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Acs collaborative computational technologies for biomedical research an enabler of more open drug discovery


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ACS talk 28 march

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Acs collaborative computational technologies for biomedical research an enabler of more open drug discovery

  1. 1. Collaborative Computational Technologies for BiomedicalResearch: An Enabler of More Open Drug Discovery Sean Ekins, Ph.D., D.Sc. Collaborations in Chemistry, Fuquay-Varina, NC. Antony J. Williams, Ph.D., Royal Society of Chemistry, Wake Forest, NC.
  2. 2. In the long history of human kind (andanimal kind, too) those who have learned to collaborate and improvise most effectively have prevailed. Charles Darwin
  3. 3. Time for Open Drug Discovery?• Pharma Companies spend >$50 billion annually on R&D• How much historical data/knowledge/information is in the public domain? And where is it?• How much generated data is truly competitive?• Pre-competitive and public domain data could deliver high value to drug discovery – Data mining – Model-building – Integrating into in-house and online systems Is Open Drug Discovery a better way?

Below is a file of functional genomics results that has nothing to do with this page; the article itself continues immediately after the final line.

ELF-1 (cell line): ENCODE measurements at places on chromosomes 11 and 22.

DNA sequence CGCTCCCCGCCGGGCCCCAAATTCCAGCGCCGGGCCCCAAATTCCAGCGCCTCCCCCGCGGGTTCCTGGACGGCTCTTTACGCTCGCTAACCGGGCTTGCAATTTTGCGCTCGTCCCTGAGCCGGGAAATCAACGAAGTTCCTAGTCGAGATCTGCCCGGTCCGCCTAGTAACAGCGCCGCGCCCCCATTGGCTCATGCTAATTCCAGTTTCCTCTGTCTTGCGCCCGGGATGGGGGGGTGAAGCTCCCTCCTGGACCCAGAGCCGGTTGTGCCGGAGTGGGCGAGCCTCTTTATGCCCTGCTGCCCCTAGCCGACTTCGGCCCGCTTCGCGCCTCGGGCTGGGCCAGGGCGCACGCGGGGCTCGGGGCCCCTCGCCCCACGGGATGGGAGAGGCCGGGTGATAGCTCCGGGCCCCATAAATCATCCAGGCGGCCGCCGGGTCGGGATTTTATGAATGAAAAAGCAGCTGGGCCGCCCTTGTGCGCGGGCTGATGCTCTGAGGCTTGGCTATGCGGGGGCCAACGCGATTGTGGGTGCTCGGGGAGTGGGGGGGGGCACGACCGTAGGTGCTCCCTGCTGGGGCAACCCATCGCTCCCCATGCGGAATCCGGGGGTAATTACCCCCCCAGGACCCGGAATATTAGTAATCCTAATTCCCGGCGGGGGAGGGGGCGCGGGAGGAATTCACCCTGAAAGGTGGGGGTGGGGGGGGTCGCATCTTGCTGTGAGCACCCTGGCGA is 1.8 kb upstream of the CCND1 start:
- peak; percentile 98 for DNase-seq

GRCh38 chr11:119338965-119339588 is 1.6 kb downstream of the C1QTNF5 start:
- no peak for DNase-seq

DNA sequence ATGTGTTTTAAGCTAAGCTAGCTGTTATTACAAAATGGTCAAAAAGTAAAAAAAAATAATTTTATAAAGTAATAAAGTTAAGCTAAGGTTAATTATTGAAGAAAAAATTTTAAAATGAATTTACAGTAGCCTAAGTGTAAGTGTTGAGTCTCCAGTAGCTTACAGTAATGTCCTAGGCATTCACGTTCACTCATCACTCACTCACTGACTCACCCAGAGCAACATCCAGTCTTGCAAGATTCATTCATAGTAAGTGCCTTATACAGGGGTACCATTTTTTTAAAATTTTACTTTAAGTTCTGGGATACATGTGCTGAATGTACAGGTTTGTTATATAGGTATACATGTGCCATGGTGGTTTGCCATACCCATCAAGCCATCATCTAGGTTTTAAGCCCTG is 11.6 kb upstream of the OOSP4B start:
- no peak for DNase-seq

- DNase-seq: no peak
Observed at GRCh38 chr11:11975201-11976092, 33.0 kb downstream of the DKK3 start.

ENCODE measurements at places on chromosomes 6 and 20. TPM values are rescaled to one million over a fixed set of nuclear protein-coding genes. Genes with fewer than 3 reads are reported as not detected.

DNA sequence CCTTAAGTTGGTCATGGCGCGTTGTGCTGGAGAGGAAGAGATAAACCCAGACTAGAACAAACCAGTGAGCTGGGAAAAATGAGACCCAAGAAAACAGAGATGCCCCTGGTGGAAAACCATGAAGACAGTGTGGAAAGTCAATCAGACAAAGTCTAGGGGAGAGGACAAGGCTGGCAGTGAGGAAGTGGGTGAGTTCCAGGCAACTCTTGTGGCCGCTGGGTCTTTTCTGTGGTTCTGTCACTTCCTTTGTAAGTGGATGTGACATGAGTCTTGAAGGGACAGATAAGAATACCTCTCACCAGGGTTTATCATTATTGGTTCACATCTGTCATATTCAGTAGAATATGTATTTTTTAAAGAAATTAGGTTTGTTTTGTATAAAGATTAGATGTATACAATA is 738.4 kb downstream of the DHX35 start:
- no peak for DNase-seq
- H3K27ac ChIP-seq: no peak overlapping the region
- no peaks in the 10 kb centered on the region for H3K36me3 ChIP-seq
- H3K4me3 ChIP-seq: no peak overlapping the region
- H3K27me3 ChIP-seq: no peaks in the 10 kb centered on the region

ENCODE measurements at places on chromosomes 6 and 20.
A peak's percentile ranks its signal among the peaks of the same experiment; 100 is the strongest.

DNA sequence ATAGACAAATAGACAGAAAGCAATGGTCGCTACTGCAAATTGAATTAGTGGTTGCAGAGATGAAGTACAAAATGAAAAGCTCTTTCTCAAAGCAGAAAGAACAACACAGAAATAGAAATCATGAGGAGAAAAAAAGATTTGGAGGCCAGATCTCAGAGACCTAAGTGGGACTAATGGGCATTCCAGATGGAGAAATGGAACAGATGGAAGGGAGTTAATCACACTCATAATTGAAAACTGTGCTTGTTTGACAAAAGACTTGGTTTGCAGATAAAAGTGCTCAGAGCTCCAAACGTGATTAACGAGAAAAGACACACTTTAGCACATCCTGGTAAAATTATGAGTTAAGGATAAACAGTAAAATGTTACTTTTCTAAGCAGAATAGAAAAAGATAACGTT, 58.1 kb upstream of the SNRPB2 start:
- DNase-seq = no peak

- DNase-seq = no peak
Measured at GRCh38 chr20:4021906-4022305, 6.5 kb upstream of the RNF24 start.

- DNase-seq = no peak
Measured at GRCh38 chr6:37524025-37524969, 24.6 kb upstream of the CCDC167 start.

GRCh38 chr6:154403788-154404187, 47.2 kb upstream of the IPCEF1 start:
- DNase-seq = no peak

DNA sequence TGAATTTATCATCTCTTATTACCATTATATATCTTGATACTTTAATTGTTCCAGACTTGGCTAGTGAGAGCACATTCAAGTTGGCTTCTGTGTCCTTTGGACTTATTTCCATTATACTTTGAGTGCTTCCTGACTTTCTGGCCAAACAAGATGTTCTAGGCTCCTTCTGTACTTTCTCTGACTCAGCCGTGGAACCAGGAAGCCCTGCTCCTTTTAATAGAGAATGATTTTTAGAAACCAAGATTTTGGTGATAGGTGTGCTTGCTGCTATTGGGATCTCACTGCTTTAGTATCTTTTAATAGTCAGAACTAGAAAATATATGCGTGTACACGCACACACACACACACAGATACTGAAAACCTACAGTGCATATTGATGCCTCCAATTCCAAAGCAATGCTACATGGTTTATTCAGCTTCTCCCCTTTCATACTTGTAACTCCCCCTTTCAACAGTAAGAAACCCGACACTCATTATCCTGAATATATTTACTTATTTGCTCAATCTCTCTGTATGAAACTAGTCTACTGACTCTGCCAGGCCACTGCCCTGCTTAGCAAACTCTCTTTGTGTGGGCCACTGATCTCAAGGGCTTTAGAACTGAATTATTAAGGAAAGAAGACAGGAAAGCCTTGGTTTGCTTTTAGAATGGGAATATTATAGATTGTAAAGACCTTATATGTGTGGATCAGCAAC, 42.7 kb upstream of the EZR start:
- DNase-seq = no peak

4. 4. A Starting Point For a New Era?How to doit better?OpennessWhat can wedo withsoftware tofacilitate it ?Make it Open We have tools but need integration The future is more Open interfaces collaborative and Open• Groups involved traverse the spectrum from pharma, academia, not for profit and government• More free, open technologies to enable biomedical research• Pre-competitive organizations, consortia..